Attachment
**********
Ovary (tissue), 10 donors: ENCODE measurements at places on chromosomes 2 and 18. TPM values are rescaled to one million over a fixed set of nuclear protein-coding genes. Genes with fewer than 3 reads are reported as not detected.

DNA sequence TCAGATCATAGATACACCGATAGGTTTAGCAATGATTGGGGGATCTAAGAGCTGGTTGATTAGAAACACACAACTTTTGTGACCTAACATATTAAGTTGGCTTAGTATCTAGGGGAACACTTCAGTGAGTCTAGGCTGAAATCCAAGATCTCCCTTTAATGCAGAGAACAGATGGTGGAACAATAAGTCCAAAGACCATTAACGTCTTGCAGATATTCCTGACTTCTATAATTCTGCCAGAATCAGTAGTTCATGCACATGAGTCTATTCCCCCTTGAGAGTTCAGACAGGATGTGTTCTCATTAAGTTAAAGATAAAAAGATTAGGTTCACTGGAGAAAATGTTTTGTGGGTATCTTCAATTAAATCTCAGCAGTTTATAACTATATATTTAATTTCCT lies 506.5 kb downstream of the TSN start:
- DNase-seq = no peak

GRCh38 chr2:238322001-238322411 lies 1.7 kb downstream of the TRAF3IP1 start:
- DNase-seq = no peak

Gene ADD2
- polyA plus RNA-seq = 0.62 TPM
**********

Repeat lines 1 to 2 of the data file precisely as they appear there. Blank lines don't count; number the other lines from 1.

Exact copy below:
Ovary (tissue), 10 donors: ENCODE measurements at places on chromosomes 2 and 18. TPM values are rescaled to one million over a fixed set of nuclear protein-coding genes. Genes with fewer than 3 reads are reported as not detected.

DNA sequence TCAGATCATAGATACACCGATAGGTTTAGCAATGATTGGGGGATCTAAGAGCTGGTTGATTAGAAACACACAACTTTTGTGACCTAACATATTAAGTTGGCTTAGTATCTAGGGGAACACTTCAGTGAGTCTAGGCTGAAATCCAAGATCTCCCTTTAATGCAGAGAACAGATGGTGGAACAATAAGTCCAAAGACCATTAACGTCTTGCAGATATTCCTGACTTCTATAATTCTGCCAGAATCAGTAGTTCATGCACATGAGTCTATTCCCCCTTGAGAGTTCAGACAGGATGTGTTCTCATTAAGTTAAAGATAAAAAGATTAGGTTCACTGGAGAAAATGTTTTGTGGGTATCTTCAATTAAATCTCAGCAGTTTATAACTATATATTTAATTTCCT lies 506.5 kb downstream of the TSN start: